Cablegate: Kenya Gdp Growth and Inflation Stay Strong
DE RUEHNR #4824/01 3551252
ZNR UUUUU ZZH
P 211252Z DEC 07
FM AMEMBASSY NAIROBI
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INFO RUEHXR/RWANDA COLLECTIVE PRIORITY
RUEATRS/DEPT OF TREASURY WASHDC
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RUEHRC/DEPT OF AGRICULTURE WASHINGTON DC
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DEPT ALSO PASS TO USTR FOR BILL JACKSON
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TAGS: ECON EFIN PGOV KE
SUBJECT: KENYA GDP GROWTH AND INFLATION STAY STRONG
1. Summary: The Statistics Bureau estimated that real GDP grew 7.1%
year-on-year (YOY) in the second quarter of 2007, based on growth in
all sectors. Overall seasonally-adjusted inflation in the second
and third quarters remained above 10%, and underlying inflation hit
the Central Bank's 5% warning level. Forecasts for 2007 and 2008
growth remain around 7%, despite the general election campaign.
Fitch Credit rating agency gave Kenya a B+ stable outlook rating.
Analysts are concerned, however, that high inflation, campaign
promise-expanded government deficits, and infrastructural
bottlenecks could constrain growth in 2008. End summary
Economy Continues to Grow Strongly
2. The Kenya National Bureau of Statistics (KNBS) revised its first
quarter real GDP growth rate upwards from 6.3% to 6.6% YOY. For the
second quarter of 2007, KNBS estimated real GDP growth accelerated
to 7.1% YOY. Agriculture grew 5.4% in the second quarter, with
exports of cut flowers up 7.7% and vegetables jumping 26.2% YOY.
Manufacturing output grew 8.6% YOY, a significant increase over the
Q2/2006 rate of 4.9%. Production of food products rose 9.7% and
non-food items rose 8.1%, indicating broadly-based strength in the
manufacturing sector. The hotel and restaurant sector grew 11.1% in
the second quarter, but overall tourism receipts in the first thee
quarters of 2007 leaped 18.6% YOY to Sh49.2 billion ($757 million).
Communication, transportation and utilities all reported strong
growth in the second quarter as well.
3. GOK tax revenues also benefited from the robust growth. Kenya
Revenue Authority (KRA) collections in the third quarter exceeded
the Ksh 98.6 billion ($1.5 billion) target by 3%. The depreciation
of the dollar against the shilling caused shilling-denominated
export earnings to fall, but cut the costs of imports, and buffered
somewhat the rise in oil prices.
Inflation Remains High
4. Average annual (seasonally-adjusted) overall inflation stayed
between 10% and 11% in the second and third quarters, driven
especially by food, energy and housing price increases. In the
months of June-September, the Nairobi lower income group especially
faced significant increases in their cost of living. YOY underlying
inflation (which excludes volatile food, energy, and
transport-communications) stayed above 5% in Q2 and Q3, peaking at
5.6% in July. Average annual underlying inflation rose steadily
through both quarters, and finally reached the Central Bank of
Kenya's (CBK) 5% target ceiling for monetary management in October.
Broad money supply continued to climb strongly as the economy
expanded, despite CBK's efforts to mop up liquidity through repo
5. Overall inflation fell slightly from its August peak of 10.7% to
10% in November, but appears likely to remain in the double digits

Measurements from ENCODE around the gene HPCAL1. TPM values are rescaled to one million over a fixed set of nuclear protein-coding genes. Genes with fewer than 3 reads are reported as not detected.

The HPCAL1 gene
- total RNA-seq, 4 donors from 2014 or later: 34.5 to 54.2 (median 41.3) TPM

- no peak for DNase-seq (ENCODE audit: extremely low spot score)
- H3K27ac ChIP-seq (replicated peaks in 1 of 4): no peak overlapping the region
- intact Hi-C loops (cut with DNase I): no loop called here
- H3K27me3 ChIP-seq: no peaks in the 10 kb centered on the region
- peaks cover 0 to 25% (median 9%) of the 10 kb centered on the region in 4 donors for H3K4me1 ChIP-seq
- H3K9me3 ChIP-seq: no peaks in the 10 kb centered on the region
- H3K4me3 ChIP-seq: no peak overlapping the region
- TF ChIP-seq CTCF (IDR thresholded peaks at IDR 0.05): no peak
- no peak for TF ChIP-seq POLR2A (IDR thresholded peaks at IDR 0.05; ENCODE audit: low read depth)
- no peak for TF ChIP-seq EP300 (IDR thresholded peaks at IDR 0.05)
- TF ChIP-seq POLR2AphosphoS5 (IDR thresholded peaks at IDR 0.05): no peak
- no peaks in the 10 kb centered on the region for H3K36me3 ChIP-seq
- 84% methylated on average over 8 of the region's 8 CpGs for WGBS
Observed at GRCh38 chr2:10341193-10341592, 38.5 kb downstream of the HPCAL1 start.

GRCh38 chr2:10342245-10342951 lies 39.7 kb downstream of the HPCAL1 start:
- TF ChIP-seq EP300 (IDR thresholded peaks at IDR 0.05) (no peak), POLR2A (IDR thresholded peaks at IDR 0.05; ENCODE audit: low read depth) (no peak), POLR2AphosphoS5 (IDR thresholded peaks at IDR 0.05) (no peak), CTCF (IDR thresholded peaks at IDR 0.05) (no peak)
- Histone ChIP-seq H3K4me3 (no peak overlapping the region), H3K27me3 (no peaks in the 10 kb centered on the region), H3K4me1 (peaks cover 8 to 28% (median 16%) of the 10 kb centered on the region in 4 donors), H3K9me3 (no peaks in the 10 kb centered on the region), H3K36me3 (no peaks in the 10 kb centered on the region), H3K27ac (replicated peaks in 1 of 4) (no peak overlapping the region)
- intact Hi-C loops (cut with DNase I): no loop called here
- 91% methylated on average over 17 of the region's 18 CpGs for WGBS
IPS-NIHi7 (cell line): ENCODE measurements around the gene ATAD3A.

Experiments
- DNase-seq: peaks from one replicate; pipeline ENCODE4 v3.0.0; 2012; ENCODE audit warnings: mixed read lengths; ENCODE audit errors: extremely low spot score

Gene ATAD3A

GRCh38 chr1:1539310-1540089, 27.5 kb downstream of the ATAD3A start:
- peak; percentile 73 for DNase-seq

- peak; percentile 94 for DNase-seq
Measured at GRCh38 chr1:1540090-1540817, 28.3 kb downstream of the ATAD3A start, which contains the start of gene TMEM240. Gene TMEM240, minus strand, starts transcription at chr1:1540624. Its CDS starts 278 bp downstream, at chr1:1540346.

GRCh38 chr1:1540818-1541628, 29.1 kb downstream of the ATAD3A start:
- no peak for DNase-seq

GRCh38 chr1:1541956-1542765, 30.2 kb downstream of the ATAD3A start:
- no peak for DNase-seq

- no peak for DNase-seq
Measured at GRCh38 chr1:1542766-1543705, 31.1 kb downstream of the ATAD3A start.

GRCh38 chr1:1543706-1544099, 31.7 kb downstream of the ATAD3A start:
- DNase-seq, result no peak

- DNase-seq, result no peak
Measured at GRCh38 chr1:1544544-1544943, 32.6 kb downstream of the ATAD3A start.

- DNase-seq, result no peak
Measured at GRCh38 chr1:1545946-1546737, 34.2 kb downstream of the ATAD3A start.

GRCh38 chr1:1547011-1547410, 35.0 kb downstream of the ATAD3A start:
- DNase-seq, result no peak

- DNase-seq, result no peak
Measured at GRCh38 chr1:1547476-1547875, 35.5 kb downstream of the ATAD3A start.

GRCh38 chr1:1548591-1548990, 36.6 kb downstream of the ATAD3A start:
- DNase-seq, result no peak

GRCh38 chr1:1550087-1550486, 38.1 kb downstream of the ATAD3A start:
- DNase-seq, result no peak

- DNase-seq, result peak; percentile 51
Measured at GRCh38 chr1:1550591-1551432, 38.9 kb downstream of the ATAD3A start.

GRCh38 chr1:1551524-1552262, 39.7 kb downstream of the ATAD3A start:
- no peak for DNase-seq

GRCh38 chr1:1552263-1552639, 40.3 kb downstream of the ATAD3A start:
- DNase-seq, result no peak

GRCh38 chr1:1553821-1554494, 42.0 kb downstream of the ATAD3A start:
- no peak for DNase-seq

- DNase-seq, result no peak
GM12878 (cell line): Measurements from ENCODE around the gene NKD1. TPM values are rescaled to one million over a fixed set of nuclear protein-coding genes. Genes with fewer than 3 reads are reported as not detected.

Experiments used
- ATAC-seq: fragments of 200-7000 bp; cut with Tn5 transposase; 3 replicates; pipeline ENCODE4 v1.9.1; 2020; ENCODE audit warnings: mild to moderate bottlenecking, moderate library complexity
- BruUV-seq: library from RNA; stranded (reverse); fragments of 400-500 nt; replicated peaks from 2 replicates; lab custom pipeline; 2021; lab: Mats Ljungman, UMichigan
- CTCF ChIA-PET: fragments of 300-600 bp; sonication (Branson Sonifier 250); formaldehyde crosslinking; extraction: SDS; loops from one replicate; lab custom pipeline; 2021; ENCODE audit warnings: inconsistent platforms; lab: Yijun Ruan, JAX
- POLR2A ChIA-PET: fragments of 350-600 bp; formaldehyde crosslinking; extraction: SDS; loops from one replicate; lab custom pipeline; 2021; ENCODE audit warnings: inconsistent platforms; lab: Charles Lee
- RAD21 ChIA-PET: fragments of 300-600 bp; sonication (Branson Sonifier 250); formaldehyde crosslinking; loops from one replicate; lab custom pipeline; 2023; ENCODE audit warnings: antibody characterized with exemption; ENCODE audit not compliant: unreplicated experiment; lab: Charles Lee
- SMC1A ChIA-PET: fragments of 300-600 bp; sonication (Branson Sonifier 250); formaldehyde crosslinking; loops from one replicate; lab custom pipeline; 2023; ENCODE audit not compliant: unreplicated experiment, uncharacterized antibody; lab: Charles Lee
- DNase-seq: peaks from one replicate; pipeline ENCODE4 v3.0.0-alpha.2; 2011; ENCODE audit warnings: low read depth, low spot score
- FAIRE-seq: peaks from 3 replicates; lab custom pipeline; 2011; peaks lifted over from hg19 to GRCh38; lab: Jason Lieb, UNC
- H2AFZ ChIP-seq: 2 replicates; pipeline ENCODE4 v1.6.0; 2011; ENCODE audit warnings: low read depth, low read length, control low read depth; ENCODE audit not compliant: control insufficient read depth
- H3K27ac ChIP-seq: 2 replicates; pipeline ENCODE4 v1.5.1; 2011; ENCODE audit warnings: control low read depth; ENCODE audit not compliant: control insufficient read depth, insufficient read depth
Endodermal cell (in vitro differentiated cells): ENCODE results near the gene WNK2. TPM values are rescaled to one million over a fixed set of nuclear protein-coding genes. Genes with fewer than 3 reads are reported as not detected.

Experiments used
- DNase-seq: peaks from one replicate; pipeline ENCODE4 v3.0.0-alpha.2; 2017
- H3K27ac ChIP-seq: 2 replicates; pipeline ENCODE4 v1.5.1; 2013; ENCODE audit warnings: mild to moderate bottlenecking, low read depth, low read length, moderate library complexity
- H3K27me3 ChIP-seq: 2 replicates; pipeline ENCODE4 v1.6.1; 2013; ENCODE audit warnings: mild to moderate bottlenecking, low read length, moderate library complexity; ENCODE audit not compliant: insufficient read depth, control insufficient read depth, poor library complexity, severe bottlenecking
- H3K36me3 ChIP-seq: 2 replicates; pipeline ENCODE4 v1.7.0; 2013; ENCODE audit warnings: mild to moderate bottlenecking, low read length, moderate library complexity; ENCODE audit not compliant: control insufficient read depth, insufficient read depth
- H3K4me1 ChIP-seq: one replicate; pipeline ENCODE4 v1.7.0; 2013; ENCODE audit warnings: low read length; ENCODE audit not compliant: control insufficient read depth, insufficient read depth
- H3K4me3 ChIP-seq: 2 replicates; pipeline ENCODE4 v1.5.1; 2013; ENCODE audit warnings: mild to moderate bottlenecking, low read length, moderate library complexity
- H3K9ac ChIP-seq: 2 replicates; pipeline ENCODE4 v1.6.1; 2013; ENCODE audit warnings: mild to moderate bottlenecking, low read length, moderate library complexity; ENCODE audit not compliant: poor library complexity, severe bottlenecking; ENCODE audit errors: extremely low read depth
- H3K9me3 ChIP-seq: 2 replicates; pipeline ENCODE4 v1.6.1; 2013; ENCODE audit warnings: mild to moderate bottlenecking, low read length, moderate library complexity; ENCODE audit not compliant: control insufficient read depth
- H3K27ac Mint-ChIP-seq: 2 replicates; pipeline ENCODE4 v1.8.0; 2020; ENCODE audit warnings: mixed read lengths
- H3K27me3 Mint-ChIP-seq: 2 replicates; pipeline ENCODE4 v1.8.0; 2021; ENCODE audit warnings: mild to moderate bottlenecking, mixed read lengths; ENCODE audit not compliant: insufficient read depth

for 2007, driven by high world energy and food prices, plus strong
investment in real estate (driven partly by growing remittances).
Underlying inflation is likely to remain above the CBK's target
rate, but analysts hope the CBK will improve its control of the
money supply after the election and its constraints on interest rate
hikes is over on December 27.
Outlook Remains Strong
6. Although some analysts had expressed concern the uncertainties
caused by the December 27 general election might cause some
investors to hold back and thus slow growth, the private sector
remained buoyed by strong fundamentals. Fitch credit rating agency
gave Kenya a B+ stable outlook rating, citing Kenya's diversified
economy, large and vibrant private sector, and developed financial
markets. Fitch predicted the election would not materially affect
the direction of economic policy. A recent survey by Reuters showed
an overall expectation that economic growth would remain about 7% in
the second half of 2007 and the first half of 2008, supported by
strong exports, tourism, and the continuing sale of parastatals to
fund the GOK's budget. Analysts were divided whether the shilling
would continue to appreciate against the dollar, and some expressed
concern that high inflation could reduce consumer spending that has
become a powerful engine for growth.
Candidates Promise Increased Spending
7. All the presidential candidates promised to increase spending on
education, health, infrastructure, agriculture, and other
initiatives. If translated into budget allotments, the GOK will
need to find more money. The Kibaki administration planned to
launch a $300 million Euro bond in 2008 to fund infrastructure
projects, aided by the Fitch and S&P sovereign credit ratings.
Analysts worried the GOK might also have to increase borrowing in
the domestic market, raising interest rates and cutting into private
investment and growth.
8. Kenya's economic fundamentals are strong, and whoever leads the
next government is likely to maintain Kenya's generally sound
macro-economic management, despite all the campaign promises.
Overall inflation in the 10%-12% range does not seem to deter
growth, but it puts workers and low income groups in a squeeze, and
requires a stronger CBK response. Kenya's robust growth is running
into bottlenecks, including energy production, transportation
infrastructure, and hotel space. Nairobi traffic is now at a
stand-still for long periods of each day, yet auto imports continue
unabated. If plans for infrastructure expansion are not implemented
swiftly, these bottlenecks could constrain growth below